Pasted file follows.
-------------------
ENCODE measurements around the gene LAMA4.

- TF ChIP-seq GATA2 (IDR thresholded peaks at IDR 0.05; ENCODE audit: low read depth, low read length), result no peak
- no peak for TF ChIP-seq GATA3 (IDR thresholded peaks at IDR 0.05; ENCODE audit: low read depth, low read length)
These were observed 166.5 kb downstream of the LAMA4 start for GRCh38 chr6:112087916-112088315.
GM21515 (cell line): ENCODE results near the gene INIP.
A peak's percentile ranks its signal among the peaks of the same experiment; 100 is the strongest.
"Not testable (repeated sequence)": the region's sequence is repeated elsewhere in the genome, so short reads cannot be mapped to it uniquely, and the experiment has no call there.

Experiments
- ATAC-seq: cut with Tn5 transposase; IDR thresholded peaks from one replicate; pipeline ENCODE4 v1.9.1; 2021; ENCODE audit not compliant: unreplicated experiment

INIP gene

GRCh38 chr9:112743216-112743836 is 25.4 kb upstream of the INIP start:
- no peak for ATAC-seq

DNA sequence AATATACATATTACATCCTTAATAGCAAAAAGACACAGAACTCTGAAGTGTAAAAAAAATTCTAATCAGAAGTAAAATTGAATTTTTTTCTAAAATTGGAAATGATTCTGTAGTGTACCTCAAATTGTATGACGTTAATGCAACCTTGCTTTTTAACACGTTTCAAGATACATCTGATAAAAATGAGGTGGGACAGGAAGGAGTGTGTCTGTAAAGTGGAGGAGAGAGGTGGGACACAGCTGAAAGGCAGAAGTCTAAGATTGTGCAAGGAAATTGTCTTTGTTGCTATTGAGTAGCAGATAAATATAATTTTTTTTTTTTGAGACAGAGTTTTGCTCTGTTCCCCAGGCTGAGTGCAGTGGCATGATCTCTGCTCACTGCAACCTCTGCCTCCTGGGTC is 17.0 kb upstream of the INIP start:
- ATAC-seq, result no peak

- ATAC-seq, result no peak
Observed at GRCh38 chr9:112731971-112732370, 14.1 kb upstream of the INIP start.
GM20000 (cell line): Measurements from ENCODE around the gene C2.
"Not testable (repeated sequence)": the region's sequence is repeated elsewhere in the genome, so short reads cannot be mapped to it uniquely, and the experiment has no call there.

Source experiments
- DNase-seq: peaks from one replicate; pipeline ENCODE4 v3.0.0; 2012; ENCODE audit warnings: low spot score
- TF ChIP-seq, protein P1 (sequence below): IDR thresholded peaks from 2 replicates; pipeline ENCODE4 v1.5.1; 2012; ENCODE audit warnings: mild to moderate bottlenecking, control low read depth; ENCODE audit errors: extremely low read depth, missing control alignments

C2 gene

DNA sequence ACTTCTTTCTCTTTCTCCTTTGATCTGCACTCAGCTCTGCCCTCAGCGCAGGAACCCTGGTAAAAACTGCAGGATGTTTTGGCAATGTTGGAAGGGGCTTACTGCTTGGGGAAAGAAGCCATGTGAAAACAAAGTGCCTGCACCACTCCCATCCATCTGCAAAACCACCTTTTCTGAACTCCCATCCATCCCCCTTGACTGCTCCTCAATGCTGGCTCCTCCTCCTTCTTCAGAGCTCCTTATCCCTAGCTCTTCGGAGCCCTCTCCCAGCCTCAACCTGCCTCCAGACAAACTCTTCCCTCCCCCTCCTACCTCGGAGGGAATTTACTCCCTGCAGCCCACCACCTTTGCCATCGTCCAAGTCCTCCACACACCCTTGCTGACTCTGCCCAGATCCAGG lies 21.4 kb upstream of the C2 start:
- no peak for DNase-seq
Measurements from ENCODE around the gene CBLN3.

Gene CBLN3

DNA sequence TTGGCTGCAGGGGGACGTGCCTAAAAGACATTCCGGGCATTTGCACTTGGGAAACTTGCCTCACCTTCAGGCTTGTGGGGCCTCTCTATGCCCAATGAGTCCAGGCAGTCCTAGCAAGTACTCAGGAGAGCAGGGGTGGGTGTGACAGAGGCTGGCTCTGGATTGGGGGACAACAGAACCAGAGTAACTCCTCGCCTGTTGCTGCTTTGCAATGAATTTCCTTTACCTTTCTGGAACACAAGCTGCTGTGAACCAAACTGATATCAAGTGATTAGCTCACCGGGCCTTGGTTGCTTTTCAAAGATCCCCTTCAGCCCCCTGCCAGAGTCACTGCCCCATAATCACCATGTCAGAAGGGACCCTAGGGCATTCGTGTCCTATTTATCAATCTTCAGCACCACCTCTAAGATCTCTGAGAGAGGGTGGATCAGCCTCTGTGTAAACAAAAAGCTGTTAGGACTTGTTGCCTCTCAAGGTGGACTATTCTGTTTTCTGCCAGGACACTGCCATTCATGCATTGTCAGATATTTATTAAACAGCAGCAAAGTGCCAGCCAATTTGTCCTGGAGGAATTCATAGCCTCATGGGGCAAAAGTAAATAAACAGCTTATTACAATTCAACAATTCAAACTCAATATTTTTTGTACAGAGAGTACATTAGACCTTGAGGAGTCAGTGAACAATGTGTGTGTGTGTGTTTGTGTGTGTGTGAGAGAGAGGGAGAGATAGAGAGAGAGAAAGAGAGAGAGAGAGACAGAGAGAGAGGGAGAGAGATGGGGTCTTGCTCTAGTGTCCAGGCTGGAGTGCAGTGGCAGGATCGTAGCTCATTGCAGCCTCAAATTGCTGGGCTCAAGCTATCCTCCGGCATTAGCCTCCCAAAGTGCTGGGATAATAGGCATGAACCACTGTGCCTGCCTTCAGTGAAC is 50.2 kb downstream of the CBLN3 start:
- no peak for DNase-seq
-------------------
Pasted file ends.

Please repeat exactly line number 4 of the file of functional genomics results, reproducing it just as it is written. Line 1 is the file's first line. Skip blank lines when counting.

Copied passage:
These were observed 166.5 kb downstream of the LAMA4 start for GRCh38 chr6:112087916-112088315.